Credit Suisse Merger Arbitrage Liquid Index ETN (CSMA) began trading October 4, 2010. These ETNs are senior unsecured debt designed to provide investors with the returns of the Credit Suisse Merger Arbitrage Liquid Index. The index attempts to capture the spread between the target company’s price after an announced acquisition and the acquiring company’s proposed price for the target.
For stock based acquisitions, the index strategy will typically purchase the target company and short-sell an equivalent value of the acquiring company. For cash acquisitions, the strategy can be implemented by simply buying the stock of the target company. CSMA has an annual investor fee of 0.55%. The overview page includes tabs for current index components and links to the fact sheet and prospectus.
Instead of using monthly or quarterly rebalancing, the underlying index is rebalanced five days after the announcement of a new deal meeting various arbitrage constraints for inclusion in the index. Likewise, busted deals in the index are converted to cash five days after such announcement, but the index is not rebalanced at that time. When rebalancing does occur, positions are weighted by a special “size of the deal” calculation and capped at 7.5% net weight.
Credit Suisse conducted a 10-year backtest before making the index live on 12/31/2009. After eight months of live performance, the index rules were revised on 9/1/2010. All of the hypothetical performance information (going back to 2000) is based on the prior rules and therefore completely meaningless. You can rightly assume the published backtest results look good. After all, I’m not aware of any firm that launched a product based on a poor looking backtest.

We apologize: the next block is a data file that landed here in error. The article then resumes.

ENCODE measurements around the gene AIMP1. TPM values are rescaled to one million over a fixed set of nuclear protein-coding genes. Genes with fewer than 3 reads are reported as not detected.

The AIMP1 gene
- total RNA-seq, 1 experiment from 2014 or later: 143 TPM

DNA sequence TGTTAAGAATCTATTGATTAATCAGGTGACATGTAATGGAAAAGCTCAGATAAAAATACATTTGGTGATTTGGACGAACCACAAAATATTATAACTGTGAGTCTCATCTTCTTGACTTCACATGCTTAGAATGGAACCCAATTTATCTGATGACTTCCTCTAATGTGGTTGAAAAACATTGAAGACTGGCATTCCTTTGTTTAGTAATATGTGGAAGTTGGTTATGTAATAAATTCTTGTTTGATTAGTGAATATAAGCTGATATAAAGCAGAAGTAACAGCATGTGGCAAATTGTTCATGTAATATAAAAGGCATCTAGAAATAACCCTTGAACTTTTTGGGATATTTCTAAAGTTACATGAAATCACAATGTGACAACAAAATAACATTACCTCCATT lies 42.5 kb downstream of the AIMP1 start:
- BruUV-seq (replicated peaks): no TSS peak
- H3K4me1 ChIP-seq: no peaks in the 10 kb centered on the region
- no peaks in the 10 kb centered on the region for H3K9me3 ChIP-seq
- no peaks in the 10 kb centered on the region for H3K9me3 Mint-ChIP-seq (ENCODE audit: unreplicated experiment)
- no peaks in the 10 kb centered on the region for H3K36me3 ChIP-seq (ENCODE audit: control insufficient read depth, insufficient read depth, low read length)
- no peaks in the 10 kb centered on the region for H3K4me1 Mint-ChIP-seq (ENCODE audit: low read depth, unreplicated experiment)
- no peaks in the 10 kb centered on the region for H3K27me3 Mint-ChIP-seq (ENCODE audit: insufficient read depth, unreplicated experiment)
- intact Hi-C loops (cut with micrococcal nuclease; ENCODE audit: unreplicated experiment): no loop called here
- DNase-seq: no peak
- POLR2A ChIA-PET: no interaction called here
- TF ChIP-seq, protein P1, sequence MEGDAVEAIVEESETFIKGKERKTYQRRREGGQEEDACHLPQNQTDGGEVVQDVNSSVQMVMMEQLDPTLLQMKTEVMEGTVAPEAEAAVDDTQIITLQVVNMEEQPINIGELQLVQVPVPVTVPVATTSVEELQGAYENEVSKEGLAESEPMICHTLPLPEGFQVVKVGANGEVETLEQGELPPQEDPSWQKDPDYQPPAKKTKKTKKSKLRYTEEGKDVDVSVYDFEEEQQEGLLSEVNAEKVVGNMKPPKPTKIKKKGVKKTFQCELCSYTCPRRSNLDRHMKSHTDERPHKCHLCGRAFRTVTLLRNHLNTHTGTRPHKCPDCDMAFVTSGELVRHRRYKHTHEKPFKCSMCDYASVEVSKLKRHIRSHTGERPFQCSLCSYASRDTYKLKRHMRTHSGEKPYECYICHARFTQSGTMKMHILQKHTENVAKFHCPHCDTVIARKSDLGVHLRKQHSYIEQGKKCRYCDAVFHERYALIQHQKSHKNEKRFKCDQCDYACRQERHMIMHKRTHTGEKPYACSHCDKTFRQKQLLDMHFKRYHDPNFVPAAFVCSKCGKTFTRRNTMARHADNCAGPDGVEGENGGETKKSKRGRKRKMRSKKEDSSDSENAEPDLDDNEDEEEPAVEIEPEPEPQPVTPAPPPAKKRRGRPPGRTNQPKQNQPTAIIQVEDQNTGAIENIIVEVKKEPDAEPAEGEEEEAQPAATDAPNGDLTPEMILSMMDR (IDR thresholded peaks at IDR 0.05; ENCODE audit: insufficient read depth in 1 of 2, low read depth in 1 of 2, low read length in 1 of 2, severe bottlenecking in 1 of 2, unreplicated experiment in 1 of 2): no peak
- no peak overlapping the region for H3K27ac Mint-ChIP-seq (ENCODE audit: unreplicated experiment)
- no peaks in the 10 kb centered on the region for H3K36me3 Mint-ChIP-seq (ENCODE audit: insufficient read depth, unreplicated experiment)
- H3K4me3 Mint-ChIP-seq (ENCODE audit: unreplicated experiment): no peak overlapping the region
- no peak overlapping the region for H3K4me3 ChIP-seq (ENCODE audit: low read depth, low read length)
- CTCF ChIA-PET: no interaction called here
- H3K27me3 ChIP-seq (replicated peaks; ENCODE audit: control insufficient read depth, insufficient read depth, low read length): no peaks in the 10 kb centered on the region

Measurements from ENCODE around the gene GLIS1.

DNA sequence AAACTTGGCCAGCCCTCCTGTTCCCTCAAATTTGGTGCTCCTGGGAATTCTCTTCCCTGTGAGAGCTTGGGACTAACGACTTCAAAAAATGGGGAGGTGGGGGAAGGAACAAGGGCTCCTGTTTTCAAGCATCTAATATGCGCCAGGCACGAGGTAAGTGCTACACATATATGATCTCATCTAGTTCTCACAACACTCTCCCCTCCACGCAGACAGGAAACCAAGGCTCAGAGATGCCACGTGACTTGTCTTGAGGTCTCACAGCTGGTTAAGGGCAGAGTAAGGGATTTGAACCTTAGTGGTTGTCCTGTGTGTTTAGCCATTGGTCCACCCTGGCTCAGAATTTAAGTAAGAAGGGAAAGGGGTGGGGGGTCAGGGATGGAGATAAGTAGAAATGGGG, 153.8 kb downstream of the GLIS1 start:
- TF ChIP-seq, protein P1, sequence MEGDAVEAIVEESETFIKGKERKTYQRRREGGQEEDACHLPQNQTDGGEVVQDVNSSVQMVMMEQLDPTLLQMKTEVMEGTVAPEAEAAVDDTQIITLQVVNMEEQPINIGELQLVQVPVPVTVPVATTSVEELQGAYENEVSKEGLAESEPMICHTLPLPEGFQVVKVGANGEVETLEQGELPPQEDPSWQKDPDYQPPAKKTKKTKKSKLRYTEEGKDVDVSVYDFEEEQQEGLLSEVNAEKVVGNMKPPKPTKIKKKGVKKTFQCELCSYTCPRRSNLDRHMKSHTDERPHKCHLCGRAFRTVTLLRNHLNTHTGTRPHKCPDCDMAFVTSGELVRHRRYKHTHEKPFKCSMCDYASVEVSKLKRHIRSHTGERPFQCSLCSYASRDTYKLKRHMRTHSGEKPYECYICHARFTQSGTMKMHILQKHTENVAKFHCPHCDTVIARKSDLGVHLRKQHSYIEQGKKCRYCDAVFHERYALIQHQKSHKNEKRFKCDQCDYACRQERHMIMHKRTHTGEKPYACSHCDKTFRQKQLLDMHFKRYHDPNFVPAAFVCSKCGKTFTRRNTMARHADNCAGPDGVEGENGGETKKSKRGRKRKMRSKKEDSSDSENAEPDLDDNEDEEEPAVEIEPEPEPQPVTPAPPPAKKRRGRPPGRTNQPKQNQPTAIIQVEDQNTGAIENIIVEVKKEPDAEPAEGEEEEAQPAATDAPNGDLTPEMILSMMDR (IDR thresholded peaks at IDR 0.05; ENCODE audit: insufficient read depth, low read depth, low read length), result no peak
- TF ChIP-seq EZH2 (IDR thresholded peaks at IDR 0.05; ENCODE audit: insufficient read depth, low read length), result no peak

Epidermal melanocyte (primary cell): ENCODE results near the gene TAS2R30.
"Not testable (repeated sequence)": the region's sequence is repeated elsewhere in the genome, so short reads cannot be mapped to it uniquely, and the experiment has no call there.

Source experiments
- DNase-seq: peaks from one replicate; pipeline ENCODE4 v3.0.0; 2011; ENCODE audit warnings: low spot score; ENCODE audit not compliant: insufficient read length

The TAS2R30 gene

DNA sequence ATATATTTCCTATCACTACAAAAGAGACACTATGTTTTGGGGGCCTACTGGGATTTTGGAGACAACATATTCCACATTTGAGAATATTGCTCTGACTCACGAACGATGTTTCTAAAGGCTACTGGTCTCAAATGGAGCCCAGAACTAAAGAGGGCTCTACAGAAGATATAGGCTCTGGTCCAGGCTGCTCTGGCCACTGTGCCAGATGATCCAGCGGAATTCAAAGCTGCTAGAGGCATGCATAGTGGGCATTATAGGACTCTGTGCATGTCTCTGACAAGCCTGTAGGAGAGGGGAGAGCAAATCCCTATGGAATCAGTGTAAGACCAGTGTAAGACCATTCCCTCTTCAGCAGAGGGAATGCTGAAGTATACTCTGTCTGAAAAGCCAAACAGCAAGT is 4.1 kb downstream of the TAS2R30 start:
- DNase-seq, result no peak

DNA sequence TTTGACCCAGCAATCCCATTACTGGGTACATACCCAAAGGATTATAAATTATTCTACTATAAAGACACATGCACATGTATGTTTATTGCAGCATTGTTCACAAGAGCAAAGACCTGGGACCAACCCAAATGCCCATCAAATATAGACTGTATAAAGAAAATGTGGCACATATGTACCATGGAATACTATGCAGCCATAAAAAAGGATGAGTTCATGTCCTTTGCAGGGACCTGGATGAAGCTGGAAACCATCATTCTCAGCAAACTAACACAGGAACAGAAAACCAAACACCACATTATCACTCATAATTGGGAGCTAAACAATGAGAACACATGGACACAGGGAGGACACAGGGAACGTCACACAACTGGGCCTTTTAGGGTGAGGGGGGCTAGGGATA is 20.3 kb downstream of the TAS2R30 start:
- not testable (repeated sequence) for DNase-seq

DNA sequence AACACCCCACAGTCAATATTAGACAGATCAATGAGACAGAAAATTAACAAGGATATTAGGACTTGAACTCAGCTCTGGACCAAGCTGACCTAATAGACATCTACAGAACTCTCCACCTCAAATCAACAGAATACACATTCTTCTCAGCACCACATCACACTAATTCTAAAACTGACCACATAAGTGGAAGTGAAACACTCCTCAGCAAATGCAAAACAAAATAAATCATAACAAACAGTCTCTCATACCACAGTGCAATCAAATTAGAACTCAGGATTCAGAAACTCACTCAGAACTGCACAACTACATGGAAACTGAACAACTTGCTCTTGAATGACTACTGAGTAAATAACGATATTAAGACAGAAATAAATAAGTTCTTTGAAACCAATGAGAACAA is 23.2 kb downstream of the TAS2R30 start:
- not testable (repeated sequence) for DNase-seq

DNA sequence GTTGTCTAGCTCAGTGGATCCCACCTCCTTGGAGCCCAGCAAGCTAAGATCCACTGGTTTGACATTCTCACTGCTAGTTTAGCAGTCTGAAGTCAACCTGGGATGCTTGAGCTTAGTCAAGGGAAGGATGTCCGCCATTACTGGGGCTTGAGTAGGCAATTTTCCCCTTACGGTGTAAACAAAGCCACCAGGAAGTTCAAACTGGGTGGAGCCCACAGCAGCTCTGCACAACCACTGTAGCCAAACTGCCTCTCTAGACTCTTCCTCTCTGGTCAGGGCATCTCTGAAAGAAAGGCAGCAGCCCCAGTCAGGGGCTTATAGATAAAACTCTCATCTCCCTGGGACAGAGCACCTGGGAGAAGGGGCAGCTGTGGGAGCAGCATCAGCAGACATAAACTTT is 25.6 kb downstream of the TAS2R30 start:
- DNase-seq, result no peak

Therefore, the answer to my “Can Merger Arbitrage Be Indexed?” question posed in the title of this article is a qualified yes. Because the index rebalancing dates for CSMA are event-driven, and not calendar-driven, the index has the potential to capture the strategy. Even so, I am of the belief that a certain amount of “art”, or subjective active-management if you will, is required for a merger arbitrage strategy to be successful over the long haul. For now, I will continue to rely on the Merger Fund (MERFX) for my merger arbitrage exposure.
IQ ARB Merger Arbitrage ETF (MNA) was launched last November, becoming the first ETP in this space. However, its volatility has been ~400% greater than Merger Fund and Arbitrage Fund (ARBFX), the two actively-managed mutual funds that have been pursuing this strategy for years.
Disclosure covering writer, editor, and publisher: Long MERFX. No positions in any of the companies or ETF sponsors mentioned. No income, revenue, or other compensation (either directly or indirectly) received from, or on behalf of, any of the companies or ETF sponsors mentioned.